A Blog by Jonathan Low

 

Aug 18, 2020

Apple Has Gone Nuclear Over Fortnite Because Its App Store Cash Cow Is At Risk

Epic Games is the owner of the extremely popular Fortnite 'free' App Store game.

Apple makes a lot! of money from in-app game purchases. Epic's attempt to exclude Apple from that revenue stream cuts to the heart of its post-iPhone services business model. Which, on top of the US Congress and EU attempting to constrain big tech companies like Apple, is why this means intra-tech war. JL

Chaim Gartenberg reports in The Verge:

The 30% “Apple tax” is the heart for Apple’s services business, which it has emphasized as growth as the iPhone business starts to slow. In 2019, Apple’s digital content sold through the App Store accounted for 40% of Apple’s total service revenue. An overwhelming amount of that comes from in-app purchases in free-to-play games like FortniteCandy Crush, and Pokémon Go along with subscriptions like Tinder, Disney Plus and YouTube. Apple needs those payments through the App Store so it can collect on purchases and subscriptions.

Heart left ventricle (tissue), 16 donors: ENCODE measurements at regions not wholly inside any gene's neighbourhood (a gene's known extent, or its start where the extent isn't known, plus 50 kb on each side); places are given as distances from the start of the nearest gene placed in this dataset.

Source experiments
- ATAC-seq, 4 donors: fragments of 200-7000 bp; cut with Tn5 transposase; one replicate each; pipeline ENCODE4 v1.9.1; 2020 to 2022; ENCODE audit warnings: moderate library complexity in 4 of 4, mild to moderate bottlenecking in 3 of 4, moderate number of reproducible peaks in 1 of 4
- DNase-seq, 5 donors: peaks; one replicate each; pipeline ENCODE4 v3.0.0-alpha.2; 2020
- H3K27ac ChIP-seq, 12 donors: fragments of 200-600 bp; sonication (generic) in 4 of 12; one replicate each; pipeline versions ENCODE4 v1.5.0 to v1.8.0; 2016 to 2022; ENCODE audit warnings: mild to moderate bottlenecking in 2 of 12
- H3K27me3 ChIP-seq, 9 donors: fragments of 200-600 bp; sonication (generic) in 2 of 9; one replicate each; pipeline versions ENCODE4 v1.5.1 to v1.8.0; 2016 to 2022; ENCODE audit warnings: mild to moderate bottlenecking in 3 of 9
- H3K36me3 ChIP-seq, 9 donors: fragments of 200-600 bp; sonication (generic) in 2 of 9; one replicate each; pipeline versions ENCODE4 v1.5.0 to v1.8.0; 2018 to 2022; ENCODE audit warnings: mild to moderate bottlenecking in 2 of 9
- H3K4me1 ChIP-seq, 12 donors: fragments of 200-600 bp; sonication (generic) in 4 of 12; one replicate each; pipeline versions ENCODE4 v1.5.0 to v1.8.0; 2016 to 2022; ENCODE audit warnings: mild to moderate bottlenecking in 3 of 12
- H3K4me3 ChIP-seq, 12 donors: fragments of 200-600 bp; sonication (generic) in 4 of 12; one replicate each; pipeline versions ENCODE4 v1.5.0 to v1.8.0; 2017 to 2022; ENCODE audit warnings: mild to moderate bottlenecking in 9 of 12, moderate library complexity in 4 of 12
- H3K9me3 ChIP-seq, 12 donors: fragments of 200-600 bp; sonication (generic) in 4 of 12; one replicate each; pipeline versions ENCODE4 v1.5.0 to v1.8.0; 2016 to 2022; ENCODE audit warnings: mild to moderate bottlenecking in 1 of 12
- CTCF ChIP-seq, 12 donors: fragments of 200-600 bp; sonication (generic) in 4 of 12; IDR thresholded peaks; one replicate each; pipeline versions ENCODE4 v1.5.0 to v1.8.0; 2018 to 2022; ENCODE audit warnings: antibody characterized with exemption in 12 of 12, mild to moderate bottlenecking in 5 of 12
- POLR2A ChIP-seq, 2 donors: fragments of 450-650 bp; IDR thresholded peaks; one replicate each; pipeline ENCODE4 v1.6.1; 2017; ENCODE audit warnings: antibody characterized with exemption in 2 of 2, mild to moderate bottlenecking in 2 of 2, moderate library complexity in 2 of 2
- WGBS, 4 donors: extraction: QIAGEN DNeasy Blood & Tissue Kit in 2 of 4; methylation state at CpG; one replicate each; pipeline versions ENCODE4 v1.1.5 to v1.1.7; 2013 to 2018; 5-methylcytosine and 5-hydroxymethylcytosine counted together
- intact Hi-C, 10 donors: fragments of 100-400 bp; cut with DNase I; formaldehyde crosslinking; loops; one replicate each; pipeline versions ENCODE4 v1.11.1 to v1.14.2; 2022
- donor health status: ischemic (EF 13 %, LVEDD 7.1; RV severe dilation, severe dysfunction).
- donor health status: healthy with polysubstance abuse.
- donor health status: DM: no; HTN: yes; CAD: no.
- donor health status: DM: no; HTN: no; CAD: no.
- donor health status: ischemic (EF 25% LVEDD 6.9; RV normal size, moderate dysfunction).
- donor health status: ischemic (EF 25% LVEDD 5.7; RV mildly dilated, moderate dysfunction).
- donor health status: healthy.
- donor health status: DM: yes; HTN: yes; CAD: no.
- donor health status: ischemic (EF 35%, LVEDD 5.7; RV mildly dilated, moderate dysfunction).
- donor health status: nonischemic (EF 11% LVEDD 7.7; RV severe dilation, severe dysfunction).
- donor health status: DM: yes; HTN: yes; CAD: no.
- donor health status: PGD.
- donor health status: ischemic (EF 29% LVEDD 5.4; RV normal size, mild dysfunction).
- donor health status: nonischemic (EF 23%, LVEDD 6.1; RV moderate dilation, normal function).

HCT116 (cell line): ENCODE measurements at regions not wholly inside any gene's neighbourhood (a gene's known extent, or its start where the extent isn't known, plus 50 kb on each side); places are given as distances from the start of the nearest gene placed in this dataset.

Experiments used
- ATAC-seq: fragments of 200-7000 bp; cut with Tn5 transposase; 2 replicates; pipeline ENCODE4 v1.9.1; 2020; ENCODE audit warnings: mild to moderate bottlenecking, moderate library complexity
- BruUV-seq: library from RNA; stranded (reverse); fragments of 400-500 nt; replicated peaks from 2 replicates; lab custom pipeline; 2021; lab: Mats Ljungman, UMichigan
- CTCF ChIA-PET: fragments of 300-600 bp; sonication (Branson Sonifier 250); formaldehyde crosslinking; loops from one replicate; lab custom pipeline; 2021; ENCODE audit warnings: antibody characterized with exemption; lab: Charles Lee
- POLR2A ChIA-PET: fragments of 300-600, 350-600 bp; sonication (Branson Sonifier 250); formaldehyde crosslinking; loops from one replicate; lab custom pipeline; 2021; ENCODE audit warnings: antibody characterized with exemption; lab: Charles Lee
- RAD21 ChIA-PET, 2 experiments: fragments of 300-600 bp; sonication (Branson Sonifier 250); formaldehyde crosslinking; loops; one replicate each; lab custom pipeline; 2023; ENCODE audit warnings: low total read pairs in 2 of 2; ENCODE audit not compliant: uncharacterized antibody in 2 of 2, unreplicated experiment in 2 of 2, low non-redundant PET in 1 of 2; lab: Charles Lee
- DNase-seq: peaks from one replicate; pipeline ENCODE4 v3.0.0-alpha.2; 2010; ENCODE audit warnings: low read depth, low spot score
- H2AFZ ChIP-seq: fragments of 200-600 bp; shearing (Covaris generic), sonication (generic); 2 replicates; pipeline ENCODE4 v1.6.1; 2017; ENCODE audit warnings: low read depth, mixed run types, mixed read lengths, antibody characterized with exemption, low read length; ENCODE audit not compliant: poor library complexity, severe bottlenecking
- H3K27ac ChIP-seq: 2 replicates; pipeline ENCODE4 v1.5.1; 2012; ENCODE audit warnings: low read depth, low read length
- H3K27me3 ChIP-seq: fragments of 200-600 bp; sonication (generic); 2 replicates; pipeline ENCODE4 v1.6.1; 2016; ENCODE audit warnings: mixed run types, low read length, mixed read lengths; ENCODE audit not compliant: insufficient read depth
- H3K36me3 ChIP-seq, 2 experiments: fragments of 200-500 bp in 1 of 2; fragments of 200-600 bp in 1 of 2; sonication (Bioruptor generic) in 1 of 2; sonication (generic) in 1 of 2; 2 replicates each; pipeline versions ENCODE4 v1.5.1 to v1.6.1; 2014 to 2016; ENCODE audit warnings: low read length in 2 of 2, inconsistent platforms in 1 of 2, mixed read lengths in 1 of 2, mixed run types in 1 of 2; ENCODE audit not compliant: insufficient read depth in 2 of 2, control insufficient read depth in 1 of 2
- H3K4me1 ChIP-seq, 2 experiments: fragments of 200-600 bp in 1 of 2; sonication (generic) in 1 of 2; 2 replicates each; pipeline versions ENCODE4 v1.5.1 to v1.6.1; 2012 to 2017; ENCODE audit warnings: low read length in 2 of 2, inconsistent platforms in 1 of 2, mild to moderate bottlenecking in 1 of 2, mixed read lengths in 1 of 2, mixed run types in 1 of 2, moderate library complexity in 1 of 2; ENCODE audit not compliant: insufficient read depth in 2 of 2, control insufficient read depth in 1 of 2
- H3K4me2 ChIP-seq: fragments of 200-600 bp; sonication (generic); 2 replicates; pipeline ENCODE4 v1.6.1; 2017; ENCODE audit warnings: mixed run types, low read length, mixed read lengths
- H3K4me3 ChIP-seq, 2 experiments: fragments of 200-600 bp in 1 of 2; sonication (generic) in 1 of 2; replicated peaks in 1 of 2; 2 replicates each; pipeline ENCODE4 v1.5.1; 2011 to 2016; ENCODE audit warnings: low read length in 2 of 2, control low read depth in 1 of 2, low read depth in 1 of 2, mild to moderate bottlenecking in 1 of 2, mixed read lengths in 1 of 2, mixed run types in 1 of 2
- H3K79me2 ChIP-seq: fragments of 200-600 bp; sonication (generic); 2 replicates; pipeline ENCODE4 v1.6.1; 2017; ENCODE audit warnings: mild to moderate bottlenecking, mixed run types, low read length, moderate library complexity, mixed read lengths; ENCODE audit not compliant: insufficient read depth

Apple and Epic Games have gone to war, with the two companies clashing over Apple’s App Store policies. Epic, in protest of Apple’s 30 percent fee for any digital transactions on its iOS platform, attempted to circumvent things with a direct payment option in Fortnite, leading Apple to ban the game entirely. But Apple’s Fortnite fight isn’t just over a particular policy for the App Store; it’s a battle that could decide the future of one of the key parts of Apple’s present and future business.
The 30 percent “Apple tax” is the beating heart for Apple’s services business, which it has emphasized as growth as the iPhone business starts to slow. That line of revenue has become a critical part of Apple’s business, the bright star executives have been able to point to on earnings reports in recent quarters. Labeling the revenue line as “services” lets Apple obscure where the money is really coming from — and onstage, Apple executives tend to talk about the prestige products like Apple Music, Apple TV Plus, Apple News Plus, or Apple Arcade. But the money from those services is dwarfed by Apple’s cut of the money flowing through its App Store and its power to force major players like Adobe, Spotify, and even Epic to pay the toll. So when Apple squares off over Fortnite, it’s not just fighting over one app or one policy. It’s protecting one of the key sources of revenue in the years to come — a source it could lose permanently if Epic comes out on top.